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The Motives Of Intergenerational Transfer To The Elderly Parents In China: Consequences Of High Medical Expenditure

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  • Xiaoyu Wu
  • Lixing Li

Abstract

The support for the elderly is facing big challenges with the problem of population aging. Transfers from adult children could partly insure elderly parents against low income and high medical expenditure. There are two main motives for transfers in the literature, namely altruism and exchange. By using data from a new household survey of people aged 45 years and above in China, we estimate the transfer derivatives with the adjustment of medical expenditure in elderly parents' income. We find a large negative impact of adjusted income on transfers at the lower end of income distribution, which is consistent with the altruistic motive. Evidence on the exchange motive is found only for sons, but not for daughters. In addition, there is evidence on the ‘exchange‐for‐service’ motive, which interprets transfer as a payment to parents' family services, such as taking care of grandchildren. Copyright © 2013 John Wiley & Sons, Ltd.

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  • Xiaoyu Wu & Lixing Li, 2014. "The Motives Of Intergenerational Transfer To The Elderly Parents In China: Consequences Of High Medical Expenditure," Health Economics, John Wiley & Sons, Ltd., vol. 23(6), pages 631-652, June.
  • Handle: RePEc:wly:hlthec:v:23:y:2014:i:6:p:631-652
    DOI: 10.1002/hec.2943
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    References listed on IDEAS

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    Cited by:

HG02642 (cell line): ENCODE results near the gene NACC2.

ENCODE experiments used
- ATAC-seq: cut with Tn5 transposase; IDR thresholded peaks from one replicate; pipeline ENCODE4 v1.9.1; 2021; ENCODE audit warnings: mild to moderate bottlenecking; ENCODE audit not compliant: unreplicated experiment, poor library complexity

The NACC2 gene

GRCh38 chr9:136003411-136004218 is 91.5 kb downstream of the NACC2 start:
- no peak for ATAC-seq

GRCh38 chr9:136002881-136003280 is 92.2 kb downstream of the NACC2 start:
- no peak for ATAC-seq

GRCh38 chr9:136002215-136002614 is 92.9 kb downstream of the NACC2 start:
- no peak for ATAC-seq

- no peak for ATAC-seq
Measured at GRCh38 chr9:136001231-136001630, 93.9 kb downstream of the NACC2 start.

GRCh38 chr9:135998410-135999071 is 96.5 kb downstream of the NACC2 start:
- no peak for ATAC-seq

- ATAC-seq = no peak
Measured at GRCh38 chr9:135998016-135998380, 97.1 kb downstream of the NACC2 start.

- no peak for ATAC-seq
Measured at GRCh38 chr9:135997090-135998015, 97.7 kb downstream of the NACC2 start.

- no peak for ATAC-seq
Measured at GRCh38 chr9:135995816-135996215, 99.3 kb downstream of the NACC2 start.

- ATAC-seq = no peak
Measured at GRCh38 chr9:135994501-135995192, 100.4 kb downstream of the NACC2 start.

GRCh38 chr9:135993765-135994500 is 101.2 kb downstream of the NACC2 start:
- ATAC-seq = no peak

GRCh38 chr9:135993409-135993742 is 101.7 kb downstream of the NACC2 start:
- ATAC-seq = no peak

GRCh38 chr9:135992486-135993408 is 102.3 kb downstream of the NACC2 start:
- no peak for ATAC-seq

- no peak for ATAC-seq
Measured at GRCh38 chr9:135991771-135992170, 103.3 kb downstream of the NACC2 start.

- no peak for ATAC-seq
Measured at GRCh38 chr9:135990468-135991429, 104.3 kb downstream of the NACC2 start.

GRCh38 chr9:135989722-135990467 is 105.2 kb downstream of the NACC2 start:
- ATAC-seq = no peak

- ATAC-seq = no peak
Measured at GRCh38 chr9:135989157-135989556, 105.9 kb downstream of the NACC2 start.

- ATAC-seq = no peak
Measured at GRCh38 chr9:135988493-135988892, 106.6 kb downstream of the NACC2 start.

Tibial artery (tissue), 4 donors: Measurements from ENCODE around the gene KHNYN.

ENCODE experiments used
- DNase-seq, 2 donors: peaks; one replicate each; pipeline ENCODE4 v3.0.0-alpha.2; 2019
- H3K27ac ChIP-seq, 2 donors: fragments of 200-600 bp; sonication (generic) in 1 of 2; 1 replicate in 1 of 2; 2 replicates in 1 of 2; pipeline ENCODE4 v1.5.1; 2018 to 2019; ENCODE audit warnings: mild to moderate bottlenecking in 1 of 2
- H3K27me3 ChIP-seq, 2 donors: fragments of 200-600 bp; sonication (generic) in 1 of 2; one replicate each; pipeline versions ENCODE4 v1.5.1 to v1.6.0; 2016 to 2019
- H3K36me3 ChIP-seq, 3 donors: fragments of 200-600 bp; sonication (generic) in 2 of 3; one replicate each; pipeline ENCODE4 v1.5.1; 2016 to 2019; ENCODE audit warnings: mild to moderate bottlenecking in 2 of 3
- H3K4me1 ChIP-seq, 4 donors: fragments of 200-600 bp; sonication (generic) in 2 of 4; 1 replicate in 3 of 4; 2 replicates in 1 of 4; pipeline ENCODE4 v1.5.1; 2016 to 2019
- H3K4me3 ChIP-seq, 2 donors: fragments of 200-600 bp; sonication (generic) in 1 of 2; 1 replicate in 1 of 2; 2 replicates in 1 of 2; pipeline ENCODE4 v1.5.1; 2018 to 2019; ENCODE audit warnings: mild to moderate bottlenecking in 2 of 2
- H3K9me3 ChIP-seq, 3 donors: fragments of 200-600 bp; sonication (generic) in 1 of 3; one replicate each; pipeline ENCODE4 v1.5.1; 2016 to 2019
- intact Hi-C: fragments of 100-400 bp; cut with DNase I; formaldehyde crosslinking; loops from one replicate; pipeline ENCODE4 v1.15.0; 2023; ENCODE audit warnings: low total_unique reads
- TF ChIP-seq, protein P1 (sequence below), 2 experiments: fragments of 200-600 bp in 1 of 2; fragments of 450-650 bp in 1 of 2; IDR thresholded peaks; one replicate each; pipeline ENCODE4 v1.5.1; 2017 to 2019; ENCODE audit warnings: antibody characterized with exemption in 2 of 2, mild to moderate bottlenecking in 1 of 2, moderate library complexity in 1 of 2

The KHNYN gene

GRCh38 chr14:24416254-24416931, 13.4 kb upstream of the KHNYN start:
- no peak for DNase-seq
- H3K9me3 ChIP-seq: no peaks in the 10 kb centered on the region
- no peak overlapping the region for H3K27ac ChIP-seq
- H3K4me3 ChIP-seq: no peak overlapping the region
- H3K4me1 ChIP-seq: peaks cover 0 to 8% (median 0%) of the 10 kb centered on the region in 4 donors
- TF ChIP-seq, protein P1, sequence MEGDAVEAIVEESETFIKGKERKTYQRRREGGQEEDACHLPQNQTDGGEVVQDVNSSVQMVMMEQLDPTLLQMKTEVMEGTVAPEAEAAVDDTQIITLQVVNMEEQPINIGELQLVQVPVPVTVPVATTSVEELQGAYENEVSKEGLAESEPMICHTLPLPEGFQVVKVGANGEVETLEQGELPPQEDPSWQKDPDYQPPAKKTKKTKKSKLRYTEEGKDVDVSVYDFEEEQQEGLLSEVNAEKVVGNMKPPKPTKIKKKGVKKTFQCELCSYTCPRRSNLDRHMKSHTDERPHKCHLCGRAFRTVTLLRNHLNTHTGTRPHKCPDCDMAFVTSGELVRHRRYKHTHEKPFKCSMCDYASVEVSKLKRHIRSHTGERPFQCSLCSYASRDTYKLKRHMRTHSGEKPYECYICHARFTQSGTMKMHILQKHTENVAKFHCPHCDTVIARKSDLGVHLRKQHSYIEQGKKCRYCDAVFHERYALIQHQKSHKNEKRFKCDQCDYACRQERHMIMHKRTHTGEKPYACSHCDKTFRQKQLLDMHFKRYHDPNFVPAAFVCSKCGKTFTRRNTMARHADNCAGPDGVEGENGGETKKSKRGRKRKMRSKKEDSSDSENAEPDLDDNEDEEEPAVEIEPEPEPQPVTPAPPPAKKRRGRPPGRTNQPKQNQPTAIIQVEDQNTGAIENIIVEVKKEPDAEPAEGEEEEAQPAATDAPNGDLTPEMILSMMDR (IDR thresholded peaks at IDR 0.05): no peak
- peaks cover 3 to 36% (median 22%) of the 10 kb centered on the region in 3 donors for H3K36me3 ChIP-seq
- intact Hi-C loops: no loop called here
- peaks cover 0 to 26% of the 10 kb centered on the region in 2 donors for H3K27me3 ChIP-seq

1. Xiaoyu Wu & Jianmei Zhao, 2020. "Risk sharing, siblings, and household equity investment: evidence from urban China," Journal of Population Economics, Springer;European Society for Population Economics, vol. 33(2), pages 461-482, April.
    2. Oliveira, Jaqueline, 2016. "The value of children: Inter-generational support, fertility, and human capital," Journal of Development Economics, Elsevier, vol. 120(C), pages 1-16.
    3. Murphy, Adrianna & Kowal, Paul & Albertini, Marco & Rechel, Bernd & Chatterji, Somnath & Hanson, Kara, 2018. "Family transfers and long-term care: An analysis of the WHO Study on global AGEing and adult health (SAGE)," The Journal of the Economics of Ageing, Elsevier, vol. 12(C), pages 195-201.
    4. Li, Lixing & Wu, Xiaoyu, 2019. "Housing price and intergenerational co-residence in urban China," Journal of Housing Economics, Elsevier, vol. 45(C), pages 1-1.
    5. Fan, Yi & Yi, Junjian & Yuan, Ye & Zhang, Junsen, 2018. "The glorified mothers of sons: Evidence from child sex composition and parental time allocation in rural China," Journal of Economic Behavior & Organization, Elsevier, vol. 145(C), pages 249-260.

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